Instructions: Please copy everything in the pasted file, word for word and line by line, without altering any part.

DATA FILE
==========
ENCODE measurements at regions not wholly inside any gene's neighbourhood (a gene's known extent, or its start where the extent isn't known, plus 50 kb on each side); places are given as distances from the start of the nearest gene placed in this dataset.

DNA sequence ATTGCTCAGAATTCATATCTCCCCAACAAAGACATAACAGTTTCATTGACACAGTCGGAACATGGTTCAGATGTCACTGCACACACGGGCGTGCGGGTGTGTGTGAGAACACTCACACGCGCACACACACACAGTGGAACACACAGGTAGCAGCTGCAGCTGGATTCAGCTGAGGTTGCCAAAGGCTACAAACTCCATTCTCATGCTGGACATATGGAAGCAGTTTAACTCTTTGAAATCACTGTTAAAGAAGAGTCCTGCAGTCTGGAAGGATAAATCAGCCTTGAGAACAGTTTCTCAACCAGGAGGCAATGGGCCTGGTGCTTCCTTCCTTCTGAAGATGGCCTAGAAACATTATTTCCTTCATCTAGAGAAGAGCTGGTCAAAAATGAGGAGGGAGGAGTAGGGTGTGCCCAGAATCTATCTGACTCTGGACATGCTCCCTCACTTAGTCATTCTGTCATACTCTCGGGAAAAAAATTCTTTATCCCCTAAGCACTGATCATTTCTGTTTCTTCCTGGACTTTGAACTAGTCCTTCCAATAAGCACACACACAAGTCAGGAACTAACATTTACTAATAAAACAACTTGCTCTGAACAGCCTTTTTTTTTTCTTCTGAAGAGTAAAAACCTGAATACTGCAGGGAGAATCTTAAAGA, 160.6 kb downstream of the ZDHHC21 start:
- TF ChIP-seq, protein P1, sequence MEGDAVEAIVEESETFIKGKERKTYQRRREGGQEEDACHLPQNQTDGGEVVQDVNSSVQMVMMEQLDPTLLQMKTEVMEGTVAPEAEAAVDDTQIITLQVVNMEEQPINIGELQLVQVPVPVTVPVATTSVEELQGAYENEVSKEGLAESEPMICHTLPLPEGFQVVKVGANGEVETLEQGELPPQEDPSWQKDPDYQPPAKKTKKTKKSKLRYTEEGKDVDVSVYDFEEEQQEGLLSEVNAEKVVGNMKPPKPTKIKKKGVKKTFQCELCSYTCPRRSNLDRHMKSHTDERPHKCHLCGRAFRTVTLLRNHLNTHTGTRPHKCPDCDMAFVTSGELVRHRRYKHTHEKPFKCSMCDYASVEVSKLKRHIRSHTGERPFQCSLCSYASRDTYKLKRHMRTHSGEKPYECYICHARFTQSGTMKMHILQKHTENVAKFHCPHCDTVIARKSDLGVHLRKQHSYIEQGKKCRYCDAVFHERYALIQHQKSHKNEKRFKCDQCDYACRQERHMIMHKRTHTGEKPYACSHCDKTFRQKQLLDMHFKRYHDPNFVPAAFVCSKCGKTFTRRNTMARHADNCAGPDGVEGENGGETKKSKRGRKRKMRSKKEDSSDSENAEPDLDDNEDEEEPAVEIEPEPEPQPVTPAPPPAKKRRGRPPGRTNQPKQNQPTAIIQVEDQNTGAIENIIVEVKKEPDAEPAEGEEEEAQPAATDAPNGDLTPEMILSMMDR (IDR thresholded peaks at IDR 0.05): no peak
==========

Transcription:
ENCODE measurements at regions not wholly inside any gene's neighbourhood (a gene's known extent, or its start where the extent isn't known, plus 50 kb on each side); places are given as distances from the start of the nearest gene placed in this dataset.

DNA sequence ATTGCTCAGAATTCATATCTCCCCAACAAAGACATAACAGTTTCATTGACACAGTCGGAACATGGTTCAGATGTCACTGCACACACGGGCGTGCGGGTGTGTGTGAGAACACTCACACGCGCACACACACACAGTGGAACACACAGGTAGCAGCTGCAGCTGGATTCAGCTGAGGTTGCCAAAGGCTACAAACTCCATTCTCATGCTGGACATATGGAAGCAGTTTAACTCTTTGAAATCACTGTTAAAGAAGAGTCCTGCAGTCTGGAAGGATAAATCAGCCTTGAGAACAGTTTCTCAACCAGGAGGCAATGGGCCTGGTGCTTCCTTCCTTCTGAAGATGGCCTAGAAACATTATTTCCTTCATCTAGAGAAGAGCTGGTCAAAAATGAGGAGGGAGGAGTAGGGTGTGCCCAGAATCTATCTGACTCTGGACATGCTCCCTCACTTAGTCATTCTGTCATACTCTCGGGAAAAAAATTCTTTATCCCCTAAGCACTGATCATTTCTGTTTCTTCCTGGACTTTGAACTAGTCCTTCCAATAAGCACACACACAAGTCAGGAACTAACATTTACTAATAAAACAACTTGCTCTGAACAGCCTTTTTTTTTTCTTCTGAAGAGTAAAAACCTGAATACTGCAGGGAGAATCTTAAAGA, 160.6 kb downstream of the ZDHHC21 start:
- TF ChIP-seq, protein P1, sequence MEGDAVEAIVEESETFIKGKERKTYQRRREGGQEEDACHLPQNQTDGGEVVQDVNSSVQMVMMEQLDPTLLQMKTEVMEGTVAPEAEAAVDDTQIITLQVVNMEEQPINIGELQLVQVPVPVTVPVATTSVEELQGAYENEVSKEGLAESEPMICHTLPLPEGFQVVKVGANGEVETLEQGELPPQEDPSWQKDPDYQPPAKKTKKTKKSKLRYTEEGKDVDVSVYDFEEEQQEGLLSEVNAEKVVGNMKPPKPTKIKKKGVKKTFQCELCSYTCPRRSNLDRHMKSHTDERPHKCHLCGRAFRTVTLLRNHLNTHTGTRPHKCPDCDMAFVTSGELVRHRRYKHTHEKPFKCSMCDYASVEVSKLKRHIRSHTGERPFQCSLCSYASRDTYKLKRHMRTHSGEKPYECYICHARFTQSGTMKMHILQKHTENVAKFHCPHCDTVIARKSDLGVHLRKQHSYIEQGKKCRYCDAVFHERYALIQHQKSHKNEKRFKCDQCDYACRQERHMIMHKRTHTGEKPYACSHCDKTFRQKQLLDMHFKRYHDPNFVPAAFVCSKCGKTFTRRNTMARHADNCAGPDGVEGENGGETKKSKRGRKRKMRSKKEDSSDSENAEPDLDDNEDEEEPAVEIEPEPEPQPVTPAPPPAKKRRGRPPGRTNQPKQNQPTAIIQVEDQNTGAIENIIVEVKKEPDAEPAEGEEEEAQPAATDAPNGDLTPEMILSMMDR (IDR thresholded peaks at IDR 0.05): no peak